Dark Roots

We do not have a choice; our heritage is imposed upon us by the location of our parents at the time of our birth.
The world is divided into areas of ownership; ownership which has been gained, for the most part, by violence.

The South Africa where I was born was, for a large proportion of its population, a bloody autocracy of Stalinist proportions, but for those fortunate enough to be born ‘race-pure’ descendants of the old colonies, things appeared to be good.
An English speaking South Africans born and raised in the once-British colony of Natal, I was brought up under the delusion that we were better than the Afrikaner. They who tolerated the inclusion of English as a second language in their schools, bearing in mind that the Boer War was still resident in living memory. So while, to the whites, the indigenous people of South Africa were not really people, to the Afrikaner, English speakers were an unwanted by-product of the union of seized land and ex-colonial states that formed the Republic.

To make matters worse, the Nationalist government (who never lost an election until 1994) where tethered at the belt to the Nederduits Gereformeerde Kerk (Dutch Reformed Church, abbreviated NGK), a hypocritical institution trapped in 17th century Calvinist morality.(See Appendix III)
As a kid, the concept of racism was foreign, I was subject to the negative reinforcement of the divisions between English and Afrikaans from my parents but they remained vague in reference to the blacks who remained almost invisible – gardeners, maids and manual labourers; slaves.
Not that my parents could afford a full-time slave.

The brutal truth for a black man was that the only way to become visible was to step across the fragile blue line of authority; an act that would brand him a troublemaker and incur the wrath of the witbaas.

Because the rules about race were not taught overtly (but rather by example), and because my parents were anti-Afrikaans (which was often mistaken for liberalism), my sisters and I grew up a little confused as to who was who in the race hierarchy.
One brave afternoon, armed with a new word collected from my school friends, I took it upon myself to practice my junior racism on the postman by calling him a kaffir.
The postman smiled at me as he approached, "You bloody kaffir" I said and ran. Putting aside the deeply offensive nature of this word and its usage, I had compounded my insult by the fact that the postman was not Black but, in fact, an Indian. Repercussions were far more severe than would have been the case if the man were in fact black, since the Indian man felt well within his rights to complain to my mother, something a black man would probably have felt he was not permitted to do.

A complicated and painful lesson, but one which stayed with me through my years as a junior and later senior, but always amateur, racist. I never seemed to be able to conjure up the conviction required to truely express my national identity with the correct level of hatred.

My dislike for the Afrikaner, however, was a lot easier to express. I was once approached by a young guy as, against advice, I took a shortcut through the area of railway houses populated by Afrikaners. He greeted me politely before punching me in the gut.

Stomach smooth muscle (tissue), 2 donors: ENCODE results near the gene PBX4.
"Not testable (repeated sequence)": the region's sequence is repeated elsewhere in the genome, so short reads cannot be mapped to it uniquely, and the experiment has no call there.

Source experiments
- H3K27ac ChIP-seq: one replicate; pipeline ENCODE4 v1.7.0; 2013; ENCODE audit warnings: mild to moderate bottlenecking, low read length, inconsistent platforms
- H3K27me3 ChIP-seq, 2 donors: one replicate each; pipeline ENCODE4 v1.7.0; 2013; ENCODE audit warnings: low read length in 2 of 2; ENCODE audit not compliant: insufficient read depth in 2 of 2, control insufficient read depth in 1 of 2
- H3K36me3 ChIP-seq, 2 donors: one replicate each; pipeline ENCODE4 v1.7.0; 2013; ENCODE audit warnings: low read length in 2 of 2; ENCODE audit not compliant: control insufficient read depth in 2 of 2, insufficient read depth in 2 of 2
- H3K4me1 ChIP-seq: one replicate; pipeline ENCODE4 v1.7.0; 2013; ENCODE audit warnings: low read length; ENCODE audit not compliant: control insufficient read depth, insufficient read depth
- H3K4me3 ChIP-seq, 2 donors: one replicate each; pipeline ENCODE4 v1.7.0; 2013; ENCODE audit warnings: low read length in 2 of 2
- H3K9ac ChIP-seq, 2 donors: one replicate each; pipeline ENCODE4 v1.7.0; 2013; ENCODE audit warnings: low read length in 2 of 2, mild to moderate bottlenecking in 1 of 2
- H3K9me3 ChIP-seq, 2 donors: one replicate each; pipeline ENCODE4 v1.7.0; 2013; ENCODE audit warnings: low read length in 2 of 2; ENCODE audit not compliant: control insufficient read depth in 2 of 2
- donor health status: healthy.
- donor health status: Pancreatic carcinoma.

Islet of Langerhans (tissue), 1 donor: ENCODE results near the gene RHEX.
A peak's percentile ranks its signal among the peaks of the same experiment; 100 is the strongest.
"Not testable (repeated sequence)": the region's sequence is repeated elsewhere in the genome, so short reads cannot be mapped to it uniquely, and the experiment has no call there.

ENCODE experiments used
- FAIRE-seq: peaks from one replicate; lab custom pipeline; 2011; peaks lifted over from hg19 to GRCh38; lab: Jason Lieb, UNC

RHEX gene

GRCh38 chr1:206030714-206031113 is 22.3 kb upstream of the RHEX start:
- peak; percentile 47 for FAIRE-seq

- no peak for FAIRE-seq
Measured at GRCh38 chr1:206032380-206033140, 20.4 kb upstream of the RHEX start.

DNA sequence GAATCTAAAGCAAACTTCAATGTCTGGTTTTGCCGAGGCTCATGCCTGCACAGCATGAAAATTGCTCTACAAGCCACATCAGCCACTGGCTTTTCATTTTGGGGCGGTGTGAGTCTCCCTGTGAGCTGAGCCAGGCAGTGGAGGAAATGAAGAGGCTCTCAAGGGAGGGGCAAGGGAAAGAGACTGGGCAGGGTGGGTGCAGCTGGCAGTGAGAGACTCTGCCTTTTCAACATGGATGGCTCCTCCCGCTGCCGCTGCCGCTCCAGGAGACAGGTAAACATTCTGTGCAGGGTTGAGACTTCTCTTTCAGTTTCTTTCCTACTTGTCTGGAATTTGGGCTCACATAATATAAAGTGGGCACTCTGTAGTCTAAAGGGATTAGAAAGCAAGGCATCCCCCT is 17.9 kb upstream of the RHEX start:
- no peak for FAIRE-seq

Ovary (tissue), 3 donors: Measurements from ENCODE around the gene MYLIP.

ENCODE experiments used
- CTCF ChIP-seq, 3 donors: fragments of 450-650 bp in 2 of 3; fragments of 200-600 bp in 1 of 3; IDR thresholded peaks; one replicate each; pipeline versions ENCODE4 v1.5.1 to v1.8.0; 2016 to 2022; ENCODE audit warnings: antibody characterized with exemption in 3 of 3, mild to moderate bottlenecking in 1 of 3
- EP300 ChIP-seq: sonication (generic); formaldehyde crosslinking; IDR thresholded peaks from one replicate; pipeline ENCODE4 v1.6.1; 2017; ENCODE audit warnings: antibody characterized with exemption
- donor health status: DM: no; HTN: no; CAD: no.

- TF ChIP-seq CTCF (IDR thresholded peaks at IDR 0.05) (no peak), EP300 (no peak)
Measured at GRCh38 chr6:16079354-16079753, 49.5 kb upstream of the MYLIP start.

Another painful lesson.
The Apartheid Race Hierarchy

Descendant from the Dutch settlers of the Cape who, after becoming disillusioned with the colony, broke away to form the boer states (Transvaal & Orange Free State), leaving in their wake a legacy of blood. Stereotypically narrow-minded, insular and brutal.

(Or non-Afrikaans) For the most part descendants of the British Empire with all the bullshit Victorian baggage included, not least, the class system and moral superiority inbred.

brought in from the Tamil region of India between 1860 and 1911 as indentured labourers to work in the cane fields of Natal. In 1899, Ghandi, who was then resident in Natal, helped raise 1100 Indian men to help the British defend Natal against the Boers. Irony doesn’t begin to cover some of the historic facts.

Mixed race descendants of the colonists, a source of guilt among the white and derision among the black population. Sexual congress between the races was illegal under Apartheid

The indigenous tribes deemed unworthy of full citizenship to the lands they once counted as home; Xhosa; Zulu, Swana, Sothu; the low cost workforce that provided the wealth that ran the country and feathered the nests of many in Europe and America.

A system of racial segregation, both physical and mental which legitimised the minority white rule and brutally oppressed the black population of South Africa. Commonly misconcieved as starting in the 1950's and ending in 1990 but which, in fact, began when the first settlers arrived in the 17th century.
Appendix I  - Apartheid legislation
Appendix II - Apartheid Timeline

Farmer; the word used with pride by the Afrikaner to describe himself and also used with hatred by black South Africans to describe both the Afrikaner and the South African Police

said to be Arabic for ‘non believer’ This does not, however, explain the true power of the word. Probably best described as the South African hate-word equivalent of nigger. Widely used in everyday language amongst whites and often used directly on blacks as a weapon.

White boss

1 comment:

ArtistsinProgress said...

This is a quick hard lesson here. Its a shame from what I gather SA's problems are far from ironed out and a lot of change is on the horizon (as always?). It often seems to me it is the powers that be prolonging problems if not creating them from virtually nowhere..